Woman Arrested Over Head Scarf

Ga. judge jails Muslim woman over head scarf

Valentine’s husband, Omar Hall, said his wife was accompanying her nephew to a traffic citation hearing when officials stopped her at the metal detector and told her she would not be allowed in the courtroom with the head scarf, known as a hijab.
Hall said Valentine, an insurance underwriter, told the bailiff that she had been in courtrooms before with the scarf on and that removing it would be a religious violation. When she turned to leave and uttered an expletive, Hall said a bailiff handcuffed her and took her before the judge.

I am outraged! She wasn’t even in court, she was turning to leave and the bailiff handcuffed her!!

She’s serving 10 days for observing her religious rights? I’ve been to Georgia, but I wasn’t aware of a law that bans head covering in court. Islamaphobes have tried to depict this case as some sort of attempt to impose Islamic law. They continue to demonize the only organization that defends the civil rights of Muslims in America, CAIR. Muslim women in America want the right to practice their religious freedom and enjoy their civil rights. The fact that they court will not accommodate Muslim women who observe their religious code is a clear violation of this country’s principles. How can we be full participants in this society if we cannot even go before a judge? CAIR should not be the only group involved, NAACP, ACLU, and any other organization that cares about equal rights for all citizens.

Grieving Muslims and Predators in the Community

Jamerican Muslimah wrote a post titled, “Where do Grieving Muslims Go?” Her post was not just thought provoking, it is seriously a call to action in the Muslim community. We really need an army of psychiatrists, therapists, counselors, and social workers to deal with the host of problems that, for the most part, our community leaders sweep under the rug.

I started asking myself, where do Muslims go when we’re suffering? Have I ever attended a masjid that had a support group for me; as a convert (being the only Muslim in my family), as someone who has experienced divorce, the murder of my older brother, financial loss and so much more? I know sisters who have been homeless, on drugs, near prostitution, suffering from tremendous grief as a result of divorce or the death of a spouse or family member. I also know sisters who are single parents. They’re struggling to make ends meet, raising kids by themselves as the righteous brother moves on to his next victim wife.

I really encourage you to read the post in its entirety here. But I wanted to highlight some things that came to mind as I have dealt with some major losses, upheavals, and struggles over the past 15 years. Outside of my mentor who has often given me important insight to understand the spiritual meaning of my struggles and given me assurances that in my evolving outlook that I am maturing, I received very little spiritual and emotional counsel in the Muslim community. B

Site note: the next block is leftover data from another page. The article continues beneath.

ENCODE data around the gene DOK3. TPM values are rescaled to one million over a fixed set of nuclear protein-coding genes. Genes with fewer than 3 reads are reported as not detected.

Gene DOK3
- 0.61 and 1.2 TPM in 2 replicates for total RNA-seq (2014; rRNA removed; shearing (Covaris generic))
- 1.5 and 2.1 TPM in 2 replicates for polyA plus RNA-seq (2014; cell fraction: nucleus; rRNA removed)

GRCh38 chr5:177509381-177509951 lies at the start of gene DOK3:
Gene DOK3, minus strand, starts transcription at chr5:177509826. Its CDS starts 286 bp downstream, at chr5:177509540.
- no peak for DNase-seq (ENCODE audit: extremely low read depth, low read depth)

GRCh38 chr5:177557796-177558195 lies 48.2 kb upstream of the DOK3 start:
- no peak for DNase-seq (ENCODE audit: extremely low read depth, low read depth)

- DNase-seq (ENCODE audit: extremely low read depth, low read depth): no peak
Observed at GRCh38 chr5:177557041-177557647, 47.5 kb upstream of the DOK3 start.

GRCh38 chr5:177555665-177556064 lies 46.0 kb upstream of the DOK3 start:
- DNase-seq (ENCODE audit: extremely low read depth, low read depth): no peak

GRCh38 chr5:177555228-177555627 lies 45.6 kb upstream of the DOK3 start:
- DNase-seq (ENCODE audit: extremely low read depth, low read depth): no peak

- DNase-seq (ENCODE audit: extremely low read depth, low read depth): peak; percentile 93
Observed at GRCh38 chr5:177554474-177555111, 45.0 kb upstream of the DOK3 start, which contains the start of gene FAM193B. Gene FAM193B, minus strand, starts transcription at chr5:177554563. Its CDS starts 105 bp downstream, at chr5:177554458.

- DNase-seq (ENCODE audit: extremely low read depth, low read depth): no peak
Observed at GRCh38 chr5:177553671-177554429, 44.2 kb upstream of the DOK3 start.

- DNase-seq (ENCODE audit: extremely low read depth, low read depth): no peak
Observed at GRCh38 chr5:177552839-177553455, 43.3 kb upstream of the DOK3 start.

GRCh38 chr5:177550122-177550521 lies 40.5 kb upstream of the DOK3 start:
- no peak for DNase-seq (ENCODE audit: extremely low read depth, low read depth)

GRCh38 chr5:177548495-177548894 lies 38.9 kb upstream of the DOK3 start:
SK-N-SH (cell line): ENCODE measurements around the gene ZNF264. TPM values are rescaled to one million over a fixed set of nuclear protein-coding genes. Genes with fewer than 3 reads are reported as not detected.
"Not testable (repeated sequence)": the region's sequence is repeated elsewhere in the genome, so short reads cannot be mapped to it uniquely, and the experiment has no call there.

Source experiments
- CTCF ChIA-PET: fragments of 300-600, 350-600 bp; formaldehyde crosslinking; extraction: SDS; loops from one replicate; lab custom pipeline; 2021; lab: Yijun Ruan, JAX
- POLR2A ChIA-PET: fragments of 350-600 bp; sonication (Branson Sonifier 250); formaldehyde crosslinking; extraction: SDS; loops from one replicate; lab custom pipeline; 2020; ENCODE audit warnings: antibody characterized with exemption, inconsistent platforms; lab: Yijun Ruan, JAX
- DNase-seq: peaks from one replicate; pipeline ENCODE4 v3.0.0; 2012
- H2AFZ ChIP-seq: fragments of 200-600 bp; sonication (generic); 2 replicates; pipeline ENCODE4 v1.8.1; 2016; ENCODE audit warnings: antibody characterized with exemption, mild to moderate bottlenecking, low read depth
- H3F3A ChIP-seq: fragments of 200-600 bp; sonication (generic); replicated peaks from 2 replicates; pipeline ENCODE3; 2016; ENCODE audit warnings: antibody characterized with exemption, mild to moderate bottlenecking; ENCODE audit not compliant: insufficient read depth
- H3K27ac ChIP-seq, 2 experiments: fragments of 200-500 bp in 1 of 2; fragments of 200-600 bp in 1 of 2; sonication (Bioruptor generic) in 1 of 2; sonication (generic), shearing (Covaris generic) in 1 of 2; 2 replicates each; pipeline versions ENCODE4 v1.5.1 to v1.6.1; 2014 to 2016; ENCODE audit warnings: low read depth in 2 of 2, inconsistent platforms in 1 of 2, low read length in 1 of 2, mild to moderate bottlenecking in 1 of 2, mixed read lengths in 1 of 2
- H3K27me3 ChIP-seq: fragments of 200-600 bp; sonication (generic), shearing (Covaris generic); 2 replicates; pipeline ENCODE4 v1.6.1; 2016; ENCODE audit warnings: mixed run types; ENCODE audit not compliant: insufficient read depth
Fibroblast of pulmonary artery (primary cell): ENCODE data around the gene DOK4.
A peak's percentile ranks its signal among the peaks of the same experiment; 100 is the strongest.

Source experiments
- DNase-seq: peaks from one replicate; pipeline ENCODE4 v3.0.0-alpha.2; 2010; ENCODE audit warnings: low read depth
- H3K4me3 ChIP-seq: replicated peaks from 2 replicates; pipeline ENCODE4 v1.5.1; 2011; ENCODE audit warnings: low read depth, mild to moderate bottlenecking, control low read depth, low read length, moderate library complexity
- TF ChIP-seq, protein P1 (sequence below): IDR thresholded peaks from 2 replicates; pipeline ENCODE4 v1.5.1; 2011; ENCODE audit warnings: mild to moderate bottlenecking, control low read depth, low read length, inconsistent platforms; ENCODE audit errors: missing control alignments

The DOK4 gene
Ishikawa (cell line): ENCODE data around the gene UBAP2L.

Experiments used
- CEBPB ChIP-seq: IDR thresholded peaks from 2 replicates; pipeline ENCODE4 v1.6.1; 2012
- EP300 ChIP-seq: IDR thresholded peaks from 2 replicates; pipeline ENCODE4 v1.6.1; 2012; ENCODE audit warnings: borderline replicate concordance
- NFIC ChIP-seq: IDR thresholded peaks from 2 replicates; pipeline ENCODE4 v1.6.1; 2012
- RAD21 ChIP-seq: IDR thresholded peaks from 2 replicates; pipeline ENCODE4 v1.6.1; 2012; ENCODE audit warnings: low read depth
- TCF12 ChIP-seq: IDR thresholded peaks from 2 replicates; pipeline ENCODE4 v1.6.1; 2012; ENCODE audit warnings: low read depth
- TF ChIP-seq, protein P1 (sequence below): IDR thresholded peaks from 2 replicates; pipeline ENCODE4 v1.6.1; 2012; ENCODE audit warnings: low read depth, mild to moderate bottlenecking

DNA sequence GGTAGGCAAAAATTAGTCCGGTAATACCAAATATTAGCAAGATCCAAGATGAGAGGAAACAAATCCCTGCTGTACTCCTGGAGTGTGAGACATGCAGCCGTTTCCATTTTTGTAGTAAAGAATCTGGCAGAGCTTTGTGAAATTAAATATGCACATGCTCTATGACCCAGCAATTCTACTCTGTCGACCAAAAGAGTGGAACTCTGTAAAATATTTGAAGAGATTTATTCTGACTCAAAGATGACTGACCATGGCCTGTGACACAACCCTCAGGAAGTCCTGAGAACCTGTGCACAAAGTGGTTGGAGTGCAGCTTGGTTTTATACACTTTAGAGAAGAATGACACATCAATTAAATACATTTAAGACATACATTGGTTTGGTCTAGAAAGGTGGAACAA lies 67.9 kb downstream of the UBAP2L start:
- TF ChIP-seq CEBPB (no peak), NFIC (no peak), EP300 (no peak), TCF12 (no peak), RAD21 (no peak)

Kwame Madden related a really sad story about a suicidal brother who lives in isolation. He wrote:

Mental health issues are serious .This a much needed post. Imams are not all time the solution.Professional men and woman trained in this type of work should be able to adminster it our communties.

Where is the support for this brother? Who can he call who understands the social and religious context of this brother who is struggling to get by. Are there any social workers or counselors that can help this brother empower himself and rebuild and refashion a fulfilling life for himself?

So often the Muslim communities lack the kind of support systems that would be beneficial to its members. Even worse, I’ve seen MALE perpetrators of crimes (legal, Islamic and moral) continue to work in the Muslim community, sometimes occupying prestigious positions. I can’t tell you how many times I’ve heard people say things like, “It’s not my business”, or “He’s a good brother he just has some personal problems” or “No one else is willing to do what he does for the masjid.” Too often nothing is said AT ALL. People just pretend everything’s fine. Unfortunately, by choosing not to address perpetrators of crimes (again, legal, moral and Islamic) we’re sending a message to the victim(s) that their behavior is acceptable.

I’ve been in some long standing discussion online, through list groups, and in person with academics, activists, and community members at large who have expressed similar concerns about the predatory nature of some rock star imams and community leaders. What is sad is that often the most vulnerable members of the community are more likely to fall into their hands. Not only do they lack the clarity of vision to distinguish between healthy relationships and abusive ones, but they often lack the foresight and counsel to make sound decisions about their futures. Married sisters are often wrapped up in their problems or day-to-day affairs or fearful that the newly single sister with emotional needs will be a threat. So, a grieving divorcee or struggling single sister with kids becomes prey to a predatorial member of the community. This is why the MANA marriage initiative is very important, that we find community leaders who will not officiate marriages irresponsibly.